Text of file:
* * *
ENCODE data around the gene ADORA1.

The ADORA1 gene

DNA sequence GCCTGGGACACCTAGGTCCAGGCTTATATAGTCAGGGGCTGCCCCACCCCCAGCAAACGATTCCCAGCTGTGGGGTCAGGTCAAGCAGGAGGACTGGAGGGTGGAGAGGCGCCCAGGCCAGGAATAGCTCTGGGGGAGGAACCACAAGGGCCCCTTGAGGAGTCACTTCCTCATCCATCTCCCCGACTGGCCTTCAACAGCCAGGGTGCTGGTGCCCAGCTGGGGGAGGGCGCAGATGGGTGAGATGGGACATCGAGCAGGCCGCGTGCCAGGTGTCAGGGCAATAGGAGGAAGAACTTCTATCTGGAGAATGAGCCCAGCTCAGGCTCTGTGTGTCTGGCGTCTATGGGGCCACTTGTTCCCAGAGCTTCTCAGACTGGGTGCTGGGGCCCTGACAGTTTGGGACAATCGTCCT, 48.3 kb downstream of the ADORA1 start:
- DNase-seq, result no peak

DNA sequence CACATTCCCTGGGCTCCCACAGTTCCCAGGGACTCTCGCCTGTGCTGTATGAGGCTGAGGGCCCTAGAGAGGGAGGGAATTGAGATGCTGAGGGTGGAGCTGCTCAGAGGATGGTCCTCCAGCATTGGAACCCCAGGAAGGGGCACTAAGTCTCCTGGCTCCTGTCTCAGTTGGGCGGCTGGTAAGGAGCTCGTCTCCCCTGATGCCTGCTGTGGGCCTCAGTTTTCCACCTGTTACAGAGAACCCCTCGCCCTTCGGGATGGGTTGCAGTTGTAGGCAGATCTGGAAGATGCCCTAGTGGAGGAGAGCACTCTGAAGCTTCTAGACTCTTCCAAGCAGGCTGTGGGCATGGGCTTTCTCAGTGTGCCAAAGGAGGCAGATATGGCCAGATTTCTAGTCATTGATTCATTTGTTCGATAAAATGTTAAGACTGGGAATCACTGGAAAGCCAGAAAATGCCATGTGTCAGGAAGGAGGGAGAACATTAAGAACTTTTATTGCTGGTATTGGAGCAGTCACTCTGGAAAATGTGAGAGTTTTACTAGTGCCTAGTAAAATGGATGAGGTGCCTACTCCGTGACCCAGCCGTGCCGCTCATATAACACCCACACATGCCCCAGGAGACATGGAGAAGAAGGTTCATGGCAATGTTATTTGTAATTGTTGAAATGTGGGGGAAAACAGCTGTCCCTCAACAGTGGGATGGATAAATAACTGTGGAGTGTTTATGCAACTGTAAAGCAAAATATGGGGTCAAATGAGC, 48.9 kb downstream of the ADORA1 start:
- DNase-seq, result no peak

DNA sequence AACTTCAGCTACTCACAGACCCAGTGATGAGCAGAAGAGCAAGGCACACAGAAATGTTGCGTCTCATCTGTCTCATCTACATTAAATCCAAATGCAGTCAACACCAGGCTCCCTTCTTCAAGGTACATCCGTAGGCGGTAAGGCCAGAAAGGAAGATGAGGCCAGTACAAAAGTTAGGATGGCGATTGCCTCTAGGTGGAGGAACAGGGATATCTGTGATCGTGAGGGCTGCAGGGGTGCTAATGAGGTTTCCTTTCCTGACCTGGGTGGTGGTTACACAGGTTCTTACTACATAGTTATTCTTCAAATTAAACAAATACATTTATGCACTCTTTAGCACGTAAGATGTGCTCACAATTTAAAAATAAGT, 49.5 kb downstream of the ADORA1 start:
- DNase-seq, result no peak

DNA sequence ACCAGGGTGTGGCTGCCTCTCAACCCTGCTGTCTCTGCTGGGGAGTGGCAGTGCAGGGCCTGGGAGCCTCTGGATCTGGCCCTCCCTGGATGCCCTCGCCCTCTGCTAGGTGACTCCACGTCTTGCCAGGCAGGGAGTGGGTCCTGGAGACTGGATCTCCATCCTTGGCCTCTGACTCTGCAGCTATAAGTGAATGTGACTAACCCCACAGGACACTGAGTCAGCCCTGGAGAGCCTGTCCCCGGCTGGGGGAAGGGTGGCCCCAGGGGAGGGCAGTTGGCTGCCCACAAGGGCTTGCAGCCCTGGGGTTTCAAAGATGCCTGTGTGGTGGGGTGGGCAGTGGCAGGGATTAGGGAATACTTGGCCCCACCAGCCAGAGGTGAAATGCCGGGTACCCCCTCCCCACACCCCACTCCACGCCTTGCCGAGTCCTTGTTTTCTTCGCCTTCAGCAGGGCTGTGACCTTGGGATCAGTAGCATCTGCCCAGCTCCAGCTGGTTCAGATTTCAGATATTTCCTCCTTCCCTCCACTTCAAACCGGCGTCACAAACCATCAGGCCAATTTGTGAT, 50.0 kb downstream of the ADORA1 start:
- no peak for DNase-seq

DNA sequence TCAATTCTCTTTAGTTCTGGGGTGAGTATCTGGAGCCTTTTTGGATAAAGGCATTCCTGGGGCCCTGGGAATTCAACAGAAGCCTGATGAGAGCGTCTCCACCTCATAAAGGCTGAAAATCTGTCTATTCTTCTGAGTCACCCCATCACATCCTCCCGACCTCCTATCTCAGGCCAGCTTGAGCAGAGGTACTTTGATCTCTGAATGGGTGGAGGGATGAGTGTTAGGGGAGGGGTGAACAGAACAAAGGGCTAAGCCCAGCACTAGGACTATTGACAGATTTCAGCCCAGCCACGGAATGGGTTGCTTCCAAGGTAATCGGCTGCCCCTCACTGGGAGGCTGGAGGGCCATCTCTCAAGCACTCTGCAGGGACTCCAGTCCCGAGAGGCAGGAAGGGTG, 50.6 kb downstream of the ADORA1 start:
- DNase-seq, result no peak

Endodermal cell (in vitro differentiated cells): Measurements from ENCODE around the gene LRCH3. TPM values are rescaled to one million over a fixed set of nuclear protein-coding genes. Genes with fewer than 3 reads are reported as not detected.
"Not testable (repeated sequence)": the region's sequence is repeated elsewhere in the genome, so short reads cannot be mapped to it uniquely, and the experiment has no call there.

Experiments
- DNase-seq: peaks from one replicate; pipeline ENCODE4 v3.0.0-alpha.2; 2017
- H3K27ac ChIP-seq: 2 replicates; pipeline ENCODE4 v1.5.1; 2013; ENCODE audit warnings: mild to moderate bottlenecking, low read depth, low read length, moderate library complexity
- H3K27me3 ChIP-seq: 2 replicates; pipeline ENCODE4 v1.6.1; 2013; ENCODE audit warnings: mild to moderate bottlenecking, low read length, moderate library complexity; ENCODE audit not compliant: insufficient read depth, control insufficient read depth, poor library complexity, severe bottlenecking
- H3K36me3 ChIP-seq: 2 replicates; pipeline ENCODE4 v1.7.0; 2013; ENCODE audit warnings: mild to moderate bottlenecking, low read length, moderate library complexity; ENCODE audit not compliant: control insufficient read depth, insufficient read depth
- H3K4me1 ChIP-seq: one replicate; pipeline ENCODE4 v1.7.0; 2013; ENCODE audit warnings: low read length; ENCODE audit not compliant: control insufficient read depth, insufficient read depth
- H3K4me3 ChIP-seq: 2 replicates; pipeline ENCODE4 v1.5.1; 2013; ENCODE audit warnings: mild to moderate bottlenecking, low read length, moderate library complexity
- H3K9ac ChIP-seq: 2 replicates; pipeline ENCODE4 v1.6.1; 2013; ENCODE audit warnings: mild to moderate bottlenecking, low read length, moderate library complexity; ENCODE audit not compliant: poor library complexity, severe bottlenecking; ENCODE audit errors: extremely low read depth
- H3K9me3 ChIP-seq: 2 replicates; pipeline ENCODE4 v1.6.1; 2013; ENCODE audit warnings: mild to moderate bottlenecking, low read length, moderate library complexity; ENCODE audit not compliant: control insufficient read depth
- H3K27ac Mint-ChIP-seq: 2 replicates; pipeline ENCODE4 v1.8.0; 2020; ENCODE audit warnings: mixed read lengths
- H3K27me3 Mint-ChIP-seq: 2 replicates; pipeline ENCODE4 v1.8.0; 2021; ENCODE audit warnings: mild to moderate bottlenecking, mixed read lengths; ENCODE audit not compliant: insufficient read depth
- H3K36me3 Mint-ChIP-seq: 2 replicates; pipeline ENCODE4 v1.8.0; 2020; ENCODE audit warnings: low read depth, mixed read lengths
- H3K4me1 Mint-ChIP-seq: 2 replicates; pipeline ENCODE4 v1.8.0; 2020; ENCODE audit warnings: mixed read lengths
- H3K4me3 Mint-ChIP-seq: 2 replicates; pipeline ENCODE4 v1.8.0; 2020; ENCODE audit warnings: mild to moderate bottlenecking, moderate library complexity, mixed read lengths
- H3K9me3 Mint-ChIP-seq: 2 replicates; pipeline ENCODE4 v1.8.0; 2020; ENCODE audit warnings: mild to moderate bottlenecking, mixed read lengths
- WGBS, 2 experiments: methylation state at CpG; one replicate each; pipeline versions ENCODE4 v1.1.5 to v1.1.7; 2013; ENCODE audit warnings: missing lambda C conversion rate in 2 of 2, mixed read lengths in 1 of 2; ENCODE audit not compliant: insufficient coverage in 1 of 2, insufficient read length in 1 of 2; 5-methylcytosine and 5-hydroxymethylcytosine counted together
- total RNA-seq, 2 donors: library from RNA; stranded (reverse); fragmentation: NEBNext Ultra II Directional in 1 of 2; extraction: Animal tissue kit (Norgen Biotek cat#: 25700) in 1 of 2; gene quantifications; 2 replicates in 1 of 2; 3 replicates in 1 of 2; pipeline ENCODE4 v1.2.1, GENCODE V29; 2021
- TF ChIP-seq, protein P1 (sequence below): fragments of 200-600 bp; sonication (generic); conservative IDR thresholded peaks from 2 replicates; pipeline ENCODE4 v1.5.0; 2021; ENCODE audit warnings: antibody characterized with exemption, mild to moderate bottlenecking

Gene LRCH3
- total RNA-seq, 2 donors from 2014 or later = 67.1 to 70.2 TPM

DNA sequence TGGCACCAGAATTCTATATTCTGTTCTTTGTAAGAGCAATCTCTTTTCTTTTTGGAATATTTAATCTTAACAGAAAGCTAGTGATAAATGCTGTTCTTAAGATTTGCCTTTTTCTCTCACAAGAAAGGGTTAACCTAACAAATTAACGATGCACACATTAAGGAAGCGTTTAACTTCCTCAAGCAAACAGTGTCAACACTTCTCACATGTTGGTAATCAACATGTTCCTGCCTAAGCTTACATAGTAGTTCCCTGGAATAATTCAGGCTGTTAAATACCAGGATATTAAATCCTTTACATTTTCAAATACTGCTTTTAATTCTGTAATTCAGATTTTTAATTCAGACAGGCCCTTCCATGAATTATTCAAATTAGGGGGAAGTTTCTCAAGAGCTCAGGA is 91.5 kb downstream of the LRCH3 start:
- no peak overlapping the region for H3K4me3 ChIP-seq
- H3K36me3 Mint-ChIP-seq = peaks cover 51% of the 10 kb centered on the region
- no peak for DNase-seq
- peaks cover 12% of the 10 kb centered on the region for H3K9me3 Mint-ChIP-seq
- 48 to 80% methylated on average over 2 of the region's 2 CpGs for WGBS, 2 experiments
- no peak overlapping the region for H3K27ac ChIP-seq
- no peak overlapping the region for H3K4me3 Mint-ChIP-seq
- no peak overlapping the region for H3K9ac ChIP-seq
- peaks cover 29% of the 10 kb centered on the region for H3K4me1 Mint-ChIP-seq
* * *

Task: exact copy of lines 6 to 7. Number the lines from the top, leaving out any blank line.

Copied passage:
- DNase-seq, result no peak

DNA sequence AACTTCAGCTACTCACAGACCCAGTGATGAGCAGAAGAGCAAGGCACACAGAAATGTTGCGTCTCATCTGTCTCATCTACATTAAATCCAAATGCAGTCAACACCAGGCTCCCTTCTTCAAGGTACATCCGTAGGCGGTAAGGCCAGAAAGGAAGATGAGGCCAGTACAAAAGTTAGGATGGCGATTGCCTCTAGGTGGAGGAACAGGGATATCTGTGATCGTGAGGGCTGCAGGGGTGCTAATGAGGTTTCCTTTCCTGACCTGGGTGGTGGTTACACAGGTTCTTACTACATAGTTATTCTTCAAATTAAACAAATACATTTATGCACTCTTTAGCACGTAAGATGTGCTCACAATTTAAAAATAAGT, 49.5 kb downstream of the ADORA1 start: